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Court of Public Opinion #4 : Texan Gay Sex Law Overturned

SCOTUS Overturns Texas Gay Sex Law

  • It was good - Get out of my bedroom!

    Votes: 27 81.8%
  • It was bad - Filty homos (sorry homos)

    Votes: 1 3.0%
  • Dont care, never have

    Votes: 4 12.1%
  • Other, see my post in this useless thread

    Votes: 1 3.0%

  • Total voters
    33

Chet

Cyburbian Emeritus
Messages
10,624
Points
34
originally posted by jresta...The fact that the right to gay sex even made it to the supreme court is a testament to how strong state opposition is...
jresta brought it up in the retirement community thread. Discuss
 

SGB

Cyburbian
Messages
3,387
Points
25
Att: Chet!

Planderella said:
Why are the courts so obsessed with other people having sex?
A high & slow pitch, right down the middle. It's all yours!
 

jordanb

Cyburbian
Messages
3,232
Points
25
Planderella said:
Why are the courts so obsessed with other people having sex?
Because the legislatures are. They keep on passing stupid laws that the courts have to strike down.
 

Repo Man

Cyburbian
Messages
2,550
Points
25
Why anyone cares what two consenting adults do to each other in the privacy of their own is beyond me.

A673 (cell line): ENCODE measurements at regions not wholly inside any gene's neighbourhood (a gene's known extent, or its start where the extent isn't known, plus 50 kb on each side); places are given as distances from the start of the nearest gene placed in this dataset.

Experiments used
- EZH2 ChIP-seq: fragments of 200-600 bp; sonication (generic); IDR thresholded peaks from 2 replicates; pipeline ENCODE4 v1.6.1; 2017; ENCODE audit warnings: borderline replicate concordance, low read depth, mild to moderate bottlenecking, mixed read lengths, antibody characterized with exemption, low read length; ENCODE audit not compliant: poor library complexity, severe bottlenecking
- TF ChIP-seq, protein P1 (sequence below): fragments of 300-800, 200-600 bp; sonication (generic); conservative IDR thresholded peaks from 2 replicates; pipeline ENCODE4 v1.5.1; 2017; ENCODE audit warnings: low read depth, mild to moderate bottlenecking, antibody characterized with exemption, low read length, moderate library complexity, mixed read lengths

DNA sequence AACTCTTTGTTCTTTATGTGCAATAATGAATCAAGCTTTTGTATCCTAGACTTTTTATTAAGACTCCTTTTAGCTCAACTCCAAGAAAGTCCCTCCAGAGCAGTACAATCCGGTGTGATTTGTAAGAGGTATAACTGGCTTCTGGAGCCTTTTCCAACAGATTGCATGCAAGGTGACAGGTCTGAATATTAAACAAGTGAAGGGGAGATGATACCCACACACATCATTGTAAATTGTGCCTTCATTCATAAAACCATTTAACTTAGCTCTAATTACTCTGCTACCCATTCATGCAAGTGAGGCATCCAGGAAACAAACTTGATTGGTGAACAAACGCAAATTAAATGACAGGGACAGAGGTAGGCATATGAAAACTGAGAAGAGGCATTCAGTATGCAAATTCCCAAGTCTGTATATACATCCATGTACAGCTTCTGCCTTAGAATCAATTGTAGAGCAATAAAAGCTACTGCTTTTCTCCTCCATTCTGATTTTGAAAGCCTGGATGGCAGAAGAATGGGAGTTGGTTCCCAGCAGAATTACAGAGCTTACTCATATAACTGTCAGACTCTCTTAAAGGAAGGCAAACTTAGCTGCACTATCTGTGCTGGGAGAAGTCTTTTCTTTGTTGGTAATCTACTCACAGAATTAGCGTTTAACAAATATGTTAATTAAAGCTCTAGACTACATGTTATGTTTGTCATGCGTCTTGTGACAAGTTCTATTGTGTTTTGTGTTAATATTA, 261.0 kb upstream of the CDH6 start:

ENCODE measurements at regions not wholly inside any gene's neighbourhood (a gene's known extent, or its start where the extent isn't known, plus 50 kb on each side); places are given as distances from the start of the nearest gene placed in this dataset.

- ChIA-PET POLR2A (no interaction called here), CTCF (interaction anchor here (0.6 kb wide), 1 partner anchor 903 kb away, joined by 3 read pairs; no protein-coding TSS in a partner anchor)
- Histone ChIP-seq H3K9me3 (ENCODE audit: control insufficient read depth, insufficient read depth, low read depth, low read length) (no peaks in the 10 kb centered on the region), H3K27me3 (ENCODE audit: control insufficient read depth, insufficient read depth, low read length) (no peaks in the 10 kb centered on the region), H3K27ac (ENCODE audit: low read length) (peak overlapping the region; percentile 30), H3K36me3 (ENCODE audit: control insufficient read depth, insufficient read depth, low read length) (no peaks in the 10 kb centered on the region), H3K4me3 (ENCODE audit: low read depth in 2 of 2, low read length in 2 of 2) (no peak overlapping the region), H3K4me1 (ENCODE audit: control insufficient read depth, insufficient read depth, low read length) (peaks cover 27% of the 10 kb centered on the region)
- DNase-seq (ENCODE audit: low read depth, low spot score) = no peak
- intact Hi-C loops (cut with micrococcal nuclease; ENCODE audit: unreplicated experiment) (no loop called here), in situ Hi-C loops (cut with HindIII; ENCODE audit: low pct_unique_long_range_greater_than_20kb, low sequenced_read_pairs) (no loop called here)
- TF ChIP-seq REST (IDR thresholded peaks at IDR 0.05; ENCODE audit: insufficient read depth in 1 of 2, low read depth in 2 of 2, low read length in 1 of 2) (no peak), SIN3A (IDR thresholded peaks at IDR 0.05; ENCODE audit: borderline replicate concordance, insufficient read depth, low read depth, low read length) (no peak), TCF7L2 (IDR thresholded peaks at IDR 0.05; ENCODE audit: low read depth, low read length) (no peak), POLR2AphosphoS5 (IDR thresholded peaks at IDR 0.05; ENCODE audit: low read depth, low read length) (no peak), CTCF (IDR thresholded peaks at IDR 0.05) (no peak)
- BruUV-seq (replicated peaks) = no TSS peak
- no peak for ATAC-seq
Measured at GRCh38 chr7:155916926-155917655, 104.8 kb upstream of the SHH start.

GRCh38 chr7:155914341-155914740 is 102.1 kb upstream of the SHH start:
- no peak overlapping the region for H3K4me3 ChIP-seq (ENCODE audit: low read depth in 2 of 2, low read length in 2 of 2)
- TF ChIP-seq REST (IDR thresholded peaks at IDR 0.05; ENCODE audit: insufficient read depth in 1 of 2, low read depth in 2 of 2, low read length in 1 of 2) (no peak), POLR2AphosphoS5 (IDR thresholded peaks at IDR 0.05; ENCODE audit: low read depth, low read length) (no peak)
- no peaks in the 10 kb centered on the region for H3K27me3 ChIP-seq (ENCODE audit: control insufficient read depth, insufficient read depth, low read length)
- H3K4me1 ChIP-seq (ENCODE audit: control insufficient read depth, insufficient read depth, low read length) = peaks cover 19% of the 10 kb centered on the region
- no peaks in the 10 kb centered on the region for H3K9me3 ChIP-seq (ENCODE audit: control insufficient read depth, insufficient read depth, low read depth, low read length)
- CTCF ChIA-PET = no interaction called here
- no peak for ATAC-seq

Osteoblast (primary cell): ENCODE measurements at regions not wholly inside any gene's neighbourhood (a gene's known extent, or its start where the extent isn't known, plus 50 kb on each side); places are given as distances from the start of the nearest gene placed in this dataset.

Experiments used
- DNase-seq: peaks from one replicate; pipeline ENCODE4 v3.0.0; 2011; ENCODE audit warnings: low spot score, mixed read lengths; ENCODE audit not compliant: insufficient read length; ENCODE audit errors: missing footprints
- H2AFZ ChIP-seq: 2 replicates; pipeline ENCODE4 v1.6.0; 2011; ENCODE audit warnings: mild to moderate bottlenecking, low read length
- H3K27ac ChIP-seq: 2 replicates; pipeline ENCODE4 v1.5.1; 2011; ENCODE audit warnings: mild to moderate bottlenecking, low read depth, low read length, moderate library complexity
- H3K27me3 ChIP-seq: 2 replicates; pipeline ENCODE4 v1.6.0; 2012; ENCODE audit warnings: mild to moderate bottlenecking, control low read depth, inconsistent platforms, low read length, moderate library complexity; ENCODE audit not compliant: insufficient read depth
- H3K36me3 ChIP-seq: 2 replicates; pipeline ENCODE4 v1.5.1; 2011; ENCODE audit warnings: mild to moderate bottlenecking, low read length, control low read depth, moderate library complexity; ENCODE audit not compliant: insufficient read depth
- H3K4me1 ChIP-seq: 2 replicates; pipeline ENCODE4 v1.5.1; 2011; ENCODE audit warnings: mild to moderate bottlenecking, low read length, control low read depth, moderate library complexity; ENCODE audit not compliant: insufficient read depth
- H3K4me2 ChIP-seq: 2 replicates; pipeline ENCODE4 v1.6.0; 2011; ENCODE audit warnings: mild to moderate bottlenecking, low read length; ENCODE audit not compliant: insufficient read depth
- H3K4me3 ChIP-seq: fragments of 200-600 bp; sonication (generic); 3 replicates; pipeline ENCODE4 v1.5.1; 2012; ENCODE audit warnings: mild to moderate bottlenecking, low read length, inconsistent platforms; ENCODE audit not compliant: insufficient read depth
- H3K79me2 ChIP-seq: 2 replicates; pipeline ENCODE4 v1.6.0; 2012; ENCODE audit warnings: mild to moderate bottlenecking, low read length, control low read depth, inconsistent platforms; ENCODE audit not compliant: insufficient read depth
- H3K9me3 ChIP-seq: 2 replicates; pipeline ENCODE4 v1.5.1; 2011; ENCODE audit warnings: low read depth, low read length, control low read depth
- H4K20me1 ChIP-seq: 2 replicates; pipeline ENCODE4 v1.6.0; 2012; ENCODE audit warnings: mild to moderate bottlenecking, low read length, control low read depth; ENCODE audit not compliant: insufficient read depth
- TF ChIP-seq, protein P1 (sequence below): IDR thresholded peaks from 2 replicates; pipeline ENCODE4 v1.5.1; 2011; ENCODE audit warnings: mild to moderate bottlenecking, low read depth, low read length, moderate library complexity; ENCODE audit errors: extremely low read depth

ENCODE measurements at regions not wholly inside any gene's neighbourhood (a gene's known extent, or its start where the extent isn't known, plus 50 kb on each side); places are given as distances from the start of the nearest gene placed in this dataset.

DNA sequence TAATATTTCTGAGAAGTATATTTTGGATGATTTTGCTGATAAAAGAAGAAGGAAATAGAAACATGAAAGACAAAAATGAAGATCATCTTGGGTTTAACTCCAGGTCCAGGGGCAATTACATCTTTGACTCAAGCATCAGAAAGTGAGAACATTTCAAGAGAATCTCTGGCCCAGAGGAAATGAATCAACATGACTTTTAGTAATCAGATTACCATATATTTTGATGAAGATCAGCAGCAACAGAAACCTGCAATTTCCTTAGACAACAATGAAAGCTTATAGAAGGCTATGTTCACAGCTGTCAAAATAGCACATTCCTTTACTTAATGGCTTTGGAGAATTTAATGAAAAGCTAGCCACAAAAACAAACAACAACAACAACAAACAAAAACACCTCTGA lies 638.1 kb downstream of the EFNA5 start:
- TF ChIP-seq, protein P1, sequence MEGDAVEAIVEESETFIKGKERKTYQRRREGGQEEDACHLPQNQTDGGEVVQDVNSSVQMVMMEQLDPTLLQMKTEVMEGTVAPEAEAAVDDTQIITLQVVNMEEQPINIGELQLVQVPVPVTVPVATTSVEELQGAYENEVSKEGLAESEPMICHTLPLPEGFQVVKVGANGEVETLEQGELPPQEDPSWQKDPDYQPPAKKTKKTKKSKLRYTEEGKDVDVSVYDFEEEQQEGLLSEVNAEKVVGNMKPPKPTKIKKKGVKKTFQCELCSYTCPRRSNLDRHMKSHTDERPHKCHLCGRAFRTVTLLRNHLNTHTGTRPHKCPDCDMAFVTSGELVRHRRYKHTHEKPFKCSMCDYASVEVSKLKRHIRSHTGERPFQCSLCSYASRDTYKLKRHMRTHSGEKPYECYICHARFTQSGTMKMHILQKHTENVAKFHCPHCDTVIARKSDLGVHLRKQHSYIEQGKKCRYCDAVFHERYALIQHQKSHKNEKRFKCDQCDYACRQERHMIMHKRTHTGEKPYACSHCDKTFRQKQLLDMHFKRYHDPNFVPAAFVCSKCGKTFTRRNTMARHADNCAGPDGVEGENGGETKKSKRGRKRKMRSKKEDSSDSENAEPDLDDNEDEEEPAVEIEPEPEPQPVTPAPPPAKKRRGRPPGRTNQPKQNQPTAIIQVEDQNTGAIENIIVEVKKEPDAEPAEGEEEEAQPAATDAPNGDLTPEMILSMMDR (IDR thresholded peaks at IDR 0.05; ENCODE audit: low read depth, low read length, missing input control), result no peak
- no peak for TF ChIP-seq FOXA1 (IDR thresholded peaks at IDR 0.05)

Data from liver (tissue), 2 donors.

Bravo, supreme court (except for the 3 homophobes who dissented)

Scalia's comments were pretty lame:

"The court has largely signed on to the so-called homosexual agenda" and "The court has taken sides in the culture war,"

Wouldn't upholding the ban be taking sides too, Mr. Scalia?
 

gkmo62u

Cyburbian
Messages
1,046
Points
24
I am actually open to a discussion on this but...It's not really fantastic or good; it's judicial activism at its worst.

But not because of the case invloved gays....

Read Scalia's dissent, not just sound bites produced by agenda driven media.

Its actually quite thoughtful.

His point is his concern that the court has lept (or is is leaped) into what he calls the "culture wars" when it really ought to be above the fray. Culture and Morality is best served by legislative action.